A Note on Ultrawide Micro Four Thirds lenses

When digital APS-C cameras started appearing on the market in the early 2000s, conventional wisdom was that you needed film (or full frame) for wide angle work. In that environment this made sense – almost all lenses were made for full frame, which meant a crop factor when put on an APS-C body. Thus to get the widest possible image from a lens, you needed a full frame sensor.

This changed when the Canon 10-22mm and other wide lenses with an APS-C-sized image circle were released, as these are much wider without being ridiculously large. So if you still think full frame is better for wide angle, please think again. Other than the natural resolution and high-ISO advantages of the sensor, there is nothing inherently superior about full-frame cameras for wide-angle work, and wide-angle DSLR lenses in particular have a substantial disadvantage to mirrorless when it comes to size.

One advantage of mirrorless cameras is the reduced distance between the lens elements and the sensor (the flange distance). At the telephoto end, this results in significantly shorter lenses, but not lighter ones – you still need the same amount of glass, it’s just that the distance between the lens elements can be shorter.

The light passing through a telephoto lens is relatively parallel, so the shorter distance between elements doesn’t result in a significant size reduction. But in a wide angle lens, the light is entering from wider angles. Thus, reducing the distance between the lens elements means that the outer lens elements can also be smaller, which means a reduced diameter.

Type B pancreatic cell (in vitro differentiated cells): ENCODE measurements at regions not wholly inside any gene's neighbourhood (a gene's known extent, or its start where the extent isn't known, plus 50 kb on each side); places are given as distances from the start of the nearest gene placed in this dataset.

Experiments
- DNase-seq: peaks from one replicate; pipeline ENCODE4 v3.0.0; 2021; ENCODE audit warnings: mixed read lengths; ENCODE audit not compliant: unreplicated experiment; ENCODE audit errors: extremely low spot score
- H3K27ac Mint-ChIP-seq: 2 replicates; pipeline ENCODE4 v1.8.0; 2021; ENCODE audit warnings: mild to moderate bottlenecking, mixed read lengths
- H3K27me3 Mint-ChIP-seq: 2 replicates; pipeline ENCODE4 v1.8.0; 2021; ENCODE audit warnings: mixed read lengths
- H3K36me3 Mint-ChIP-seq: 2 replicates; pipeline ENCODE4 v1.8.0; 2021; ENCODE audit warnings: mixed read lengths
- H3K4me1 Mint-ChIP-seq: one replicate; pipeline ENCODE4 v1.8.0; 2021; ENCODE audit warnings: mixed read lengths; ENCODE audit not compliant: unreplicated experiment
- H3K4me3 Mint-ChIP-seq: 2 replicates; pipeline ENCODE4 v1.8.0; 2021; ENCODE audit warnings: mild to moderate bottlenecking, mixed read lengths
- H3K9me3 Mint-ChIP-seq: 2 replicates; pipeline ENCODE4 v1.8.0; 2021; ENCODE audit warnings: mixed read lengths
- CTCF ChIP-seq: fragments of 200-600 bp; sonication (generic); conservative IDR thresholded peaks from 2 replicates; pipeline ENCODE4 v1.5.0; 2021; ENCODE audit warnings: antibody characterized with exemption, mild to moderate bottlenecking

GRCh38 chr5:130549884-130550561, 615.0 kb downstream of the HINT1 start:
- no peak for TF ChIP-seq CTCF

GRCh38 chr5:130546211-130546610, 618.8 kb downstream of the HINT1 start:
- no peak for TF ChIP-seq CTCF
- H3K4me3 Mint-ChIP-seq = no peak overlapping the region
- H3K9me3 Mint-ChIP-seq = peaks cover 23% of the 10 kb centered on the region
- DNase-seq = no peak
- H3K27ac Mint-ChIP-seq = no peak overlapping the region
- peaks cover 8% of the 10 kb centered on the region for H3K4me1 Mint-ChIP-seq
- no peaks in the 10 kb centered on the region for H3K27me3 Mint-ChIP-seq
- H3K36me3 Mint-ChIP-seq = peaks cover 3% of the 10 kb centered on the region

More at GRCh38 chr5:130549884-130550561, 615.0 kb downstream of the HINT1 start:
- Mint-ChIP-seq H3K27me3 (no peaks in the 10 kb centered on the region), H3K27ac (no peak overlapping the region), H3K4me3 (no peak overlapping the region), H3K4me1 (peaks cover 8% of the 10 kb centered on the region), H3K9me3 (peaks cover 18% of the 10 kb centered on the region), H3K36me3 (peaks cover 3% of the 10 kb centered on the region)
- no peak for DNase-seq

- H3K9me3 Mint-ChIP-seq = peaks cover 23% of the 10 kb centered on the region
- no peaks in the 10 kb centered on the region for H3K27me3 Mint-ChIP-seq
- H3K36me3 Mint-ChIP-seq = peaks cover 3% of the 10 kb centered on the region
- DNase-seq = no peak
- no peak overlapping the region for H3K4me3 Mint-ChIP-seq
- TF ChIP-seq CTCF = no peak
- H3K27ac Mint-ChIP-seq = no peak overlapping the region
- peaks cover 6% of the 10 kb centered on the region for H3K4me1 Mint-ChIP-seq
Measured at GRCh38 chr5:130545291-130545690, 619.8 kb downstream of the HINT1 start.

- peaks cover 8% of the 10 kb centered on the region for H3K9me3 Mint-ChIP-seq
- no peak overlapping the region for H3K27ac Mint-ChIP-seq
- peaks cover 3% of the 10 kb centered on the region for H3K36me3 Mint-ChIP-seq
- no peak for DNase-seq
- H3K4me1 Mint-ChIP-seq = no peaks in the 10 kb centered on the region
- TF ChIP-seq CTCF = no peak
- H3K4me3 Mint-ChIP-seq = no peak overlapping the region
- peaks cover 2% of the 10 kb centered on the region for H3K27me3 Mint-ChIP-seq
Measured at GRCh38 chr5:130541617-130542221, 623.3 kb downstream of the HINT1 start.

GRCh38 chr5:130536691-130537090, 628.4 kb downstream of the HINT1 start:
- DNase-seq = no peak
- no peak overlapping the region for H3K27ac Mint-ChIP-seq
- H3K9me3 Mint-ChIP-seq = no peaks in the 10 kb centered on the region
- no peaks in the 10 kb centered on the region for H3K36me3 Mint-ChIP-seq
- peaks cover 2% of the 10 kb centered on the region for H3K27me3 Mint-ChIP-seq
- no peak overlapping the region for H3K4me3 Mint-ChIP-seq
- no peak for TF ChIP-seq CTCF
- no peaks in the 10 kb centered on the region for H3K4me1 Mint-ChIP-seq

This seemingly does result in smaller wide angle lenses on micro four thirds, which is great, but for some reason the cost of wide-angle zooms for the system is unreasonably high. I don’t know why this is; perhaps it is because there is no competition from third-party lens manufacturers. Or maybe making such small complex lenses is just very difficult.

Either way, your only options for a rectilinear ultra-wide zoom on MFT are the Panasonic 7-14mm, the Panasonic 8-18mm, or the Olympus 7-14mm pro (not to knock the Olympus pro lenses, which are optically excellent, but I always find it funny that a F2.8 lens on MFT is considered “pro”, whereas F5.6 on FF would be “slow”).

Compare that to Canon’s APS-C cameras, where you have the excellent EF-S 10-22mm, the cheap (and good!) EF-S 10-18mm, or for Canon mirrorless there’s the compact and reasonably-priced EF-M 11-22mm (although buying anything EF-M mount today wouldn’t be wise when it’s rumoured to be discontinued).

All these Canon lenses are under £500, in some cases well under – the 10-18mm is under £200 and has IS! Yet all the MFT lenses are over £700. Let’s compare the cheapest Canon and Panasonic ultra-wide zooms in full-frame terms:

  • Canon EF-S 10-18mm f4-5.6
    • Cost: £195
    • FF equivalent: 16-28mm F6.3-9
  • Panasonic 7-14mm F4
    • Cost: £739
    • FF equivalent: 14-28mm F8

I do realise I’m comparing a 14mm to a 16mm lens here, which isn’t really fair, but that also helps the case – there is no reasonably-priced 16mm option for MFT (the Panasonic-Leica 8-18mm is even more expensive). For most people, spending more than 3x as much for those extra 2mm, a constant aperture and smaller size is simply not worthwhile, especially when the Canons are not exactly large themselves, and the 10-18mm throws in IS for good measure (although most Panasonic bodies have it built-in).

Thus, until we get some reasonably-priced wide zooms for Micro Four Thirds, it’s difficult to recommend it for ultrawide work, unless you find the reduced size worth paying a substantial premium for.

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